Parenting in Today's World
Our last blog post presented different reasons to consider counseling for yourself or others. One of the reasons listed was parenting in today's world.
"You've probably heard it numerous times by now, but in these unprecedented times, it can be overwhelming to raise kids in the midst of it. Parents have found themselves wondering how to help their kids cope with today's tragedies because they're still learning to cope themselves. Parents wonder if they are "doing it right," and they often worry about the trauma their kids will carry from these formative experiences. Seeing a counselor will not only give you helpful parenting tools as you raise children in today's world, but it will give you a space to process your own worries and concerns so that you don't unintentionally place them on your kids."
While counseling and therapy are a great asset to aid in parenting, we wanted to provide a few tools for your parenting tool belt, if you will, for just a few issues parents face today.
We took a poll on Instagram to gather some of the everyday struggles parents face while raising kids in today's world. The top response was about comparison. We live in a digital age, and social media provides a window into people's day-to-day lives. But that's the thing; it's just a window, it's just one small part of a whole life. Due to curated feeds, filters, and photos, people compare themselves to others now more than ever. They see the smiling kids, the attentive spouse, and the clean home while sitting in their messy house, with a toddler having a meltdown after another fight with their partner. The quote, "comparison is the thief of joy," has aged well for a reason.
Parents are faced with multiple ways to compare themselves to other parents daily. When navigating parenting and social media, one suggestion we would like to give is to gently remind yourself that you are only seeing a part of people's lives, just like they only see a part of yours. Sometimes that simple reminder is all you need to snap out of the comparison game. If this doesn't work, it might be time for a break from social media. While taking a break, you could make intentional time during your day to practice gratitude. Try getting a journal and writing down three things you are thankful for each day.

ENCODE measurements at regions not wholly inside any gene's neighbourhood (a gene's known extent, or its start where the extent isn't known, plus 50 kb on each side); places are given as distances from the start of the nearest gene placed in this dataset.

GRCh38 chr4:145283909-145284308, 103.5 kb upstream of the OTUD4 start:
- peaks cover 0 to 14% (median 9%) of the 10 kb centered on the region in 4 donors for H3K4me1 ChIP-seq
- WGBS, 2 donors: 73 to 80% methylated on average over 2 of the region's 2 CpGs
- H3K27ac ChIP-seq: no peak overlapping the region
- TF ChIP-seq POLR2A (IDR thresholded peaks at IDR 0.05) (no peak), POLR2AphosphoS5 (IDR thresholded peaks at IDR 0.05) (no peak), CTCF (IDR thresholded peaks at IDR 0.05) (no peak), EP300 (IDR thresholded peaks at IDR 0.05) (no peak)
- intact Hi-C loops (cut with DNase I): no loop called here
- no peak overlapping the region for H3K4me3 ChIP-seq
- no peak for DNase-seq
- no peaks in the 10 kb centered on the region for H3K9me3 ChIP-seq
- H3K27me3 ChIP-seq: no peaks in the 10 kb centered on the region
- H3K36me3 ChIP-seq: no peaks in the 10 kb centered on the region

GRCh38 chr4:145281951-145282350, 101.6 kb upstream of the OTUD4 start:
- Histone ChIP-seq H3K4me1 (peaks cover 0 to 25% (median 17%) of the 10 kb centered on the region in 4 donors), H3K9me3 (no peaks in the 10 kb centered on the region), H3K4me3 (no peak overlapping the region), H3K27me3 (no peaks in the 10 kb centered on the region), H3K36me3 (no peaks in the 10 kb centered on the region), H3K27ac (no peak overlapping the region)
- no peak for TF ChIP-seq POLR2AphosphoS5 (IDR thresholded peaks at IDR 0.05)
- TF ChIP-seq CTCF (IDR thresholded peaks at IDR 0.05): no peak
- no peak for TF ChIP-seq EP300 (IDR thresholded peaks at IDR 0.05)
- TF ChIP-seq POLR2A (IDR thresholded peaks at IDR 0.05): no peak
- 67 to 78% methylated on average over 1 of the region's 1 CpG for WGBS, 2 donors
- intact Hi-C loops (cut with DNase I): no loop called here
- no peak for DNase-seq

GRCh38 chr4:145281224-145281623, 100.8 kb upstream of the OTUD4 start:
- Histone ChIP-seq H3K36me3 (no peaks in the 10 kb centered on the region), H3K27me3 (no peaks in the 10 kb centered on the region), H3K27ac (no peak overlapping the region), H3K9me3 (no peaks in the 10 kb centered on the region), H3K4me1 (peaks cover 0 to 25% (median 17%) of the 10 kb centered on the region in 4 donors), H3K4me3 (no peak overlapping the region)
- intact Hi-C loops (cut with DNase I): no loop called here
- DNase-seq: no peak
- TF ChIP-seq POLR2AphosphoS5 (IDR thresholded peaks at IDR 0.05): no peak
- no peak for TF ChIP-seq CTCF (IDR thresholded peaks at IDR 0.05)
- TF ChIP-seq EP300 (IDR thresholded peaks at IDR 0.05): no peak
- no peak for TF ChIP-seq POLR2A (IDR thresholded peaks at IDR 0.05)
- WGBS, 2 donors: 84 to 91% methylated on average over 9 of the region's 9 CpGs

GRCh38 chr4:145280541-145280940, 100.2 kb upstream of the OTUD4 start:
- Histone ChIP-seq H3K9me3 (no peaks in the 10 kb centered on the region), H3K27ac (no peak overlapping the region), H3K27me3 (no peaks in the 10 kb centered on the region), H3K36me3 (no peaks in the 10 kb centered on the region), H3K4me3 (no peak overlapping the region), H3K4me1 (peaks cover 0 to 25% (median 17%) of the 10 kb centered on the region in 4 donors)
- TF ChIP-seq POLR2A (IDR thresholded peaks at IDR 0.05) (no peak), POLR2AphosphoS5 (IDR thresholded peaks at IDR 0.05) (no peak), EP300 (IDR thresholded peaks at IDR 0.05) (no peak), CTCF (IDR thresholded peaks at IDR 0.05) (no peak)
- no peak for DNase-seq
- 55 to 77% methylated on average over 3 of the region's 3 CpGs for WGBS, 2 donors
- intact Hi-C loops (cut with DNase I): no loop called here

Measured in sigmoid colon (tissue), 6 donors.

Cultivating gratitude can often lessen the need to compare ourselves to others.
Raising kids differently than friends
Another issue mentioned on our Instagram pole was the tension parents face because they are raising kids differently from their friend group. It's not lost on us that tension and division are at an all-time high right now; add the previously mentioned need to compare through social media, and all of a sudden, differences can feel very threatening.
Here's what we would like to say about differences in parenting: different doesn't mean bad.
Just because someone is parenting differently from you doesn't mean that you can't be friends with that person anymore. It doesn't mean you have to change them or convince them to parent like you either. If you can parent with a value for connection and curiosity, you can maintain healthy relationships with different people. We know there are exceptions to this, but for the most part, we can always learn something from those who are different or parent differently than ourselves.
Mental Health in Kids
The last issue frequently mentioned in our Instagram poll was the growing concern for our kid's mental health. Parents, rightly so, are concerned about the long-term effects of growing up during a pandemic. While there is a lot to unpack on this topic and another reason why counseling and therapy are a great asset for parents, we do have few things we want to address in this blog post.
To give your child the best health and mental care possible, you have to be physically and mentally healthy as well. If you are not in a healthy space, mentally and physically, it will be harder to monitor and catch any deviation of your child's physical and mental state. This is where the importance of exercise, rest, and nutrition to maintain a good physical and mental state comes into play. Our kids observe more than we think, and they learn through what we do. If we value taking care of our minds, hearts, and bodies, they too will realize that value, no matter what season of life they face, pandemic or not.
Parenting can be challenging, to say the least. However, when we step out of comparison and lean into gratitude, we can experience joy. When we embrace our differences and seek to understand over being understood, we can create meaningful connections. Lastly, when we value our mental, physical and spiritual health, we model the best kind of self-care to our kids and remain a stable place for them to bring their needs forward. If you haven't been told today, you're doing great. No one can parent your kids like you. You were made for this.